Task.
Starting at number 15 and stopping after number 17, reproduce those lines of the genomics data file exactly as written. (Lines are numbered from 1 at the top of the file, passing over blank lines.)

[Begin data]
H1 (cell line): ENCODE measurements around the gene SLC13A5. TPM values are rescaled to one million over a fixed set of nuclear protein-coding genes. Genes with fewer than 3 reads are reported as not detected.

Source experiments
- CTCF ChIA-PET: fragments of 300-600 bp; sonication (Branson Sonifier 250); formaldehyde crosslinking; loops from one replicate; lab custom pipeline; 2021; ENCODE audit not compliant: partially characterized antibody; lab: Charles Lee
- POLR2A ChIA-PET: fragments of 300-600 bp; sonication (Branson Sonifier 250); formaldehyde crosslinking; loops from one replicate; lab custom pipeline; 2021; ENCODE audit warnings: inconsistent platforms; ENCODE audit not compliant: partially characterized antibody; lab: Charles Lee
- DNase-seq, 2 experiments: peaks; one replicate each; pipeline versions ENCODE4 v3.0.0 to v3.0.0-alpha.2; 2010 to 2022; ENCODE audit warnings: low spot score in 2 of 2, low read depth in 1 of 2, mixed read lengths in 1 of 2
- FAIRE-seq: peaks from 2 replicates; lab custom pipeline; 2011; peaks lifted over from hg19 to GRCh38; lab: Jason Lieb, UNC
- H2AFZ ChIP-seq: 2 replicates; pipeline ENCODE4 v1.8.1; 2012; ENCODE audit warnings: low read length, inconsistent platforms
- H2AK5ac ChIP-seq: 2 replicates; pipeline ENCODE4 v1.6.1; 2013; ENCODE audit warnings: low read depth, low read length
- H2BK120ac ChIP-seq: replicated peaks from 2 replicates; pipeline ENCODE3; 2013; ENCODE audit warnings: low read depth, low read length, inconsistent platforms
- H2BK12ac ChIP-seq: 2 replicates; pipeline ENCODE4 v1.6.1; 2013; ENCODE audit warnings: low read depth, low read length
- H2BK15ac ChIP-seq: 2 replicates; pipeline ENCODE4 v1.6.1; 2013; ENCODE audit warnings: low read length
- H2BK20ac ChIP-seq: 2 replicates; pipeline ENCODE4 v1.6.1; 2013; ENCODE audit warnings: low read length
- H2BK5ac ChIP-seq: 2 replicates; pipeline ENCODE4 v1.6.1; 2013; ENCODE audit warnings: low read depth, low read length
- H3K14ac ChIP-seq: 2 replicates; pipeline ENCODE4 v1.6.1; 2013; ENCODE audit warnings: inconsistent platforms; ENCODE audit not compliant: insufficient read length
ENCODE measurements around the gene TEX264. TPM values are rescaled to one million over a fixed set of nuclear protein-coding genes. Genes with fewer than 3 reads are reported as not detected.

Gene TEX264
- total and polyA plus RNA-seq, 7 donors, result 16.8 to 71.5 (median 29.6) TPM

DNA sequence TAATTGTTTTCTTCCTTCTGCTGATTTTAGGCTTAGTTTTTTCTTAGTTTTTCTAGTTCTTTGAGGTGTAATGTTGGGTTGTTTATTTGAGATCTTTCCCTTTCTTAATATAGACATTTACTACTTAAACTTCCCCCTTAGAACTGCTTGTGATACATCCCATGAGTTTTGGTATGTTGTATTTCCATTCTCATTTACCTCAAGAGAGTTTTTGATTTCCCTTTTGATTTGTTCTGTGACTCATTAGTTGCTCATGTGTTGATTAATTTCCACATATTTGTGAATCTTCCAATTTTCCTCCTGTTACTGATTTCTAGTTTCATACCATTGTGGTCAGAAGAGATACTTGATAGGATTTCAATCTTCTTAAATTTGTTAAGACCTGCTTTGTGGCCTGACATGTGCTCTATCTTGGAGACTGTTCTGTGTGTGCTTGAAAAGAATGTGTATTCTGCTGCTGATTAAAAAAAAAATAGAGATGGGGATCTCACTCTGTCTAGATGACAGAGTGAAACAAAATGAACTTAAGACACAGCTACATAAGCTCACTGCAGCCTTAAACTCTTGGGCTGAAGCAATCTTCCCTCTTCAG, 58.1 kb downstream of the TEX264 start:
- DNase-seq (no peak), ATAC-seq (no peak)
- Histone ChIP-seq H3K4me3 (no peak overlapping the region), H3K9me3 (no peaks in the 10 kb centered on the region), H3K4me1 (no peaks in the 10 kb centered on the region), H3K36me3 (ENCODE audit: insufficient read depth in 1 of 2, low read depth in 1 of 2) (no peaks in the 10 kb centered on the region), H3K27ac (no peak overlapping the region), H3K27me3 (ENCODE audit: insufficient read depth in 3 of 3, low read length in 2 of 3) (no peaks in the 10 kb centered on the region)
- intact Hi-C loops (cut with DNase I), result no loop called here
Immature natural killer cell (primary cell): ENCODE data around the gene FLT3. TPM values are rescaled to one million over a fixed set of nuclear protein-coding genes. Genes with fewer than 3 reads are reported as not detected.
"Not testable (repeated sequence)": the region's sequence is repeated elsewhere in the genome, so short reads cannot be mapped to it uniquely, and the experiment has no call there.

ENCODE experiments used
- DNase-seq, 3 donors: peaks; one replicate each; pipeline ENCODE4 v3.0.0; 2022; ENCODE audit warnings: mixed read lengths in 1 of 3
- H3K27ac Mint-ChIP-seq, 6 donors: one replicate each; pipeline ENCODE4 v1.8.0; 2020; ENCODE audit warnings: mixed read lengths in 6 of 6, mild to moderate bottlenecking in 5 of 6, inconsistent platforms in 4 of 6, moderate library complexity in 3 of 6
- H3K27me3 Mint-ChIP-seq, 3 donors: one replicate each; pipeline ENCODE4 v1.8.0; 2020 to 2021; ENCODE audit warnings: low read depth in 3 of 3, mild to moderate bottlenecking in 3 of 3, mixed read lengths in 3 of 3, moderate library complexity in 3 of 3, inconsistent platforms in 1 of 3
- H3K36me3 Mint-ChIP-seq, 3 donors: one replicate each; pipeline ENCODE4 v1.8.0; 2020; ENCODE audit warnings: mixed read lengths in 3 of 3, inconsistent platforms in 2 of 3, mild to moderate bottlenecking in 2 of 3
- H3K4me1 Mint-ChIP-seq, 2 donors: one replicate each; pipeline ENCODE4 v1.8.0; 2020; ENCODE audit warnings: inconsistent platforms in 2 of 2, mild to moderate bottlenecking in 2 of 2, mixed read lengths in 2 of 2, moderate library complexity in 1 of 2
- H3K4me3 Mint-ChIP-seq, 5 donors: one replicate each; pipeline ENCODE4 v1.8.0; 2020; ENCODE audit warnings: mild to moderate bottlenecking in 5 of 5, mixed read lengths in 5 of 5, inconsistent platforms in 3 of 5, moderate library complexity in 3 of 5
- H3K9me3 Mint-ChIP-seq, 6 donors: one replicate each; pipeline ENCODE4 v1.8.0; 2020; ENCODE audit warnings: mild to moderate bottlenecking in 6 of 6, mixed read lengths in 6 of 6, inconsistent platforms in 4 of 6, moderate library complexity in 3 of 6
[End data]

ENCODE measurements around the gene TEX264. TPM values are rescaled to one million over a fixed set of nuclear protein-coding genes. Genes with fewer than 3 reads are reported as not detected.

Gene TEX264
- total and polyA plus RNA-seq, 7 donors, result 16.8 to 71.5 (median 29.6) TPM